David Lat on the Latest Yale Law School Disruption of a Speaker
A superb analysis, at his Original Jurisdiction newsletter. Read the whole thing, but here’s an excerpt:
Here’s a report from Aaron Sibarium of the Washington Free Beacon:
More than 100 students at Yale Law School attempted to shout down a bipartisan panel on civil liberties, intimidating attendees and causing so much chaos that police were eventually called to escort panelists out of the building.
The March 10 panel, which was hosted by the Yale Federalist Society, featured Monica Miller of the progressive American Humanist Association (AHA) and Kristen Waggoner of the Alliance Defending Freedom (ADF), a conservative nonprofit that promotes religious liberty. Both groups had taken the same side in a 2021 Supreme Court case involving legal remedies for First Amendment violations. The purpose of the panel, a member of the Federalist Society said, was to illustrate that a liberal atheist and a conservative Christian could find common ground on free speech issues.
If you read the Free Beacon’s coverage, you get the sense of an out-of-control mob; if you read the YDN’s coverage, you get the sense of quiet, non-disruptive protesters, threatened by the presence of police. Based on what I’ve heard from folks who were there, the truth lies somewhere in between.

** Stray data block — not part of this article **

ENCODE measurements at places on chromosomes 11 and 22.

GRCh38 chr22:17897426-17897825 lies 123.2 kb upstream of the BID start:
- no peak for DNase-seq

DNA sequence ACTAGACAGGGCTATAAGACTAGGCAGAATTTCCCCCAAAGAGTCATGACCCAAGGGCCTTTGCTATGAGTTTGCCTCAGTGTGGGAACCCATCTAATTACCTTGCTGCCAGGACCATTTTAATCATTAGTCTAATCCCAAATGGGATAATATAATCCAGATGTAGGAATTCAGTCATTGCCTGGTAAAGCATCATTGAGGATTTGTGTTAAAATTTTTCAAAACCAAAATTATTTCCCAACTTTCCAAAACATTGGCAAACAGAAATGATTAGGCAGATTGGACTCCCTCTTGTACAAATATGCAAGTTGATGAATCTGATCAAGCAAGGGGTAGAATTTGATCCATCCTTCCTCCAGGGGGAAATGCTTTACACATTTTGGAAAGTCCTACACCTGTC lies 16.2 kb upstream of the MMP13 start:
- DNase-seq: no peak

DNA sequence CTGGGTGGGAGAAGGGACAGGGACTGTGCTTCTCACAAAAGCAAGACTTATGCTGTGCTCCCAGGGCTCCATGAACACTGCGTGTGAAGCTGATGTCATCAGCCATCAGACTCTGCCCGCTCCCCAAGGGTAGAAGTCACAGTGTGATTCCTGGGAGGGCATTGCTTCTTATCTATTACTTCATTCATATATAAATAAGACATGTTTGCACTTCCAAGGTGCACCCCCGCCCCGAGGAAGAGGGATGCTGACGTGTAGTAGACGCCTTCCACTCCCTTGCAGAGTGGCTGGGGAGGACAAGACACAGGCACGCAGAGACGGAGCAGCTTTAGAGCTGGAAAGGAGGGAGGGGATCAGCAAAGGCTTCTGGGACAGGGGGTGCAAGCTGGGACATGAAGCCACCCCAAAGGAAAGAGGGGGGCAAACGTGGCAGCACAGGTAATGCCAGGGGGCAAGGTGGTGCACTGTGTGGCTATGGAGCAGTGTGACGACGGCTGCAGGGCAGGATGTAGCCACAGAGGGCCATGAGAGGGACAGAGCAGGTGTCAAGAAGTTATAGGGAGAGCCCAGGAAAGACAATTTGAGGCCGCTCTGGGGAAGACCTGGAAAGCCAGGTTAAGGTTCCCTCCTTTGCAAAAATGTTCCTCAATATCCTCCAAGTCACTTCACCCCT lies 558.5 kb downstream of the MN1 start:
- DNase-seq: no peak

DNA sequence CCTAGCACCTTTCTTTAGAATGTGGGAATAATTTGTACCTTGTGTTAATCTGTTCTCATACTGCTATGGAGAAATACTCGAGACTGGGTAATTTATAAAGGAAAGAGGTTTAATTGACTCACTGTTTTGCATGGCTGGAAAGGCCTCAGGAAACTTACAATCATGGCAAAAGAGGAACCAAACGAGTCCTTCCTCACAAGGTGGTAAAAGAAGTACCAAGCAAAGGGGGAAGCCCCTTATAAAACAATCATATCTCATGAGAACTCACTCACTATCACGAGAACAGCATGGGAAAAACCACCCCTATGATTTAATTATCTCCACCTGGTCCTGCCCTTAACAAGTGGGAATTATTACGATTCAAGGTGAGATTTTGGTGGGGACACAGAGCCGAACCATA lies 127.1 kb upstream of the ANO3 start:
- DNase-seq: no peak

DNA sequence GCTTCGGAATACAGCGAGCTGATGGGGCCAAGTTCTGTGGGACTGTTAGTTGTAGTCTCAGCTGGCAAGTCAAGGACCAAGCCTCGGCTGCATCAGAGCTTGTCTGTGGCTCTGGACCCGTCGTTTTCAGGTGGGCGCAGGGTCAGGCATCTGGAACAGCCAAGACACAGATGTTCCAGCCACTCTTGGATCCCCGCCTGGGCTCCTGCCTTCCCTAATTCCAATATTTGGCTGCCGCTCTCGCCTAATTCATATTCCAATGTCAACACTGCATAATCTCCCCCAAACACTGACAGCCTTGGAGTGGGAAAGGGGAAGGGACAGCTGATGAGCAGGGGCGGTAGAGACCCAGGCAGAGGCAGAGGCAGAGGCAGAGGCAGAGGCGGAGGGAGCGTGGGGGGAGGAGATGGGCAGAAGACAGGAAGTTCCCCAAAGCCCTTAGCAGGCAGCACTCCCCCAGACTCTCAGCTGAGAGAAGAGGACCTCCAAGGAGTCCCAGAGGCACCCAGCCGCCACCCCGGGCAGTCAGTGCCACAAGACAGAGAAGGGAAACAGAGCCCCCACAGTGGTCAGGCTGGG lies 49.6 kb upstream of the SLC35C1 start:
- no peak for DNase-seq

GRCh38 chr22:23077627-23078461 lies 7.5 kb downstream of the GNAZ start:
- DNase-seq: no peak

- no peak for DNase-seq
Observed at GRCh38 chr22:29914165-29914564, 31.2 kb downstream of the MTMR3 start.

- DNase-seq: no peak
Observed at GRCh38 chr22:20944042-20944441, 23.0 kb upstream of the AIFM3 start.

The protesters were disruptive at the start of the event, both inside the classroom and after they repaired to the hallway. But unlike the protesters at Hastings, they did calm down (eventually), and they did not succeed in “canceling” the Yale event, which moved forward to completion.
Credit for this should go to Professor Kate Stith, moderator of the Yale FedSoc event, who had the unenviable task of dealing with this fraught situation. As you can see in video footage (via the Free Beacon), after the protesters started getting noisy inside the classroom, claiming that this was their form of “free speech,” she reminded them of the school’s actual free-speech policies (and told them that they needed t
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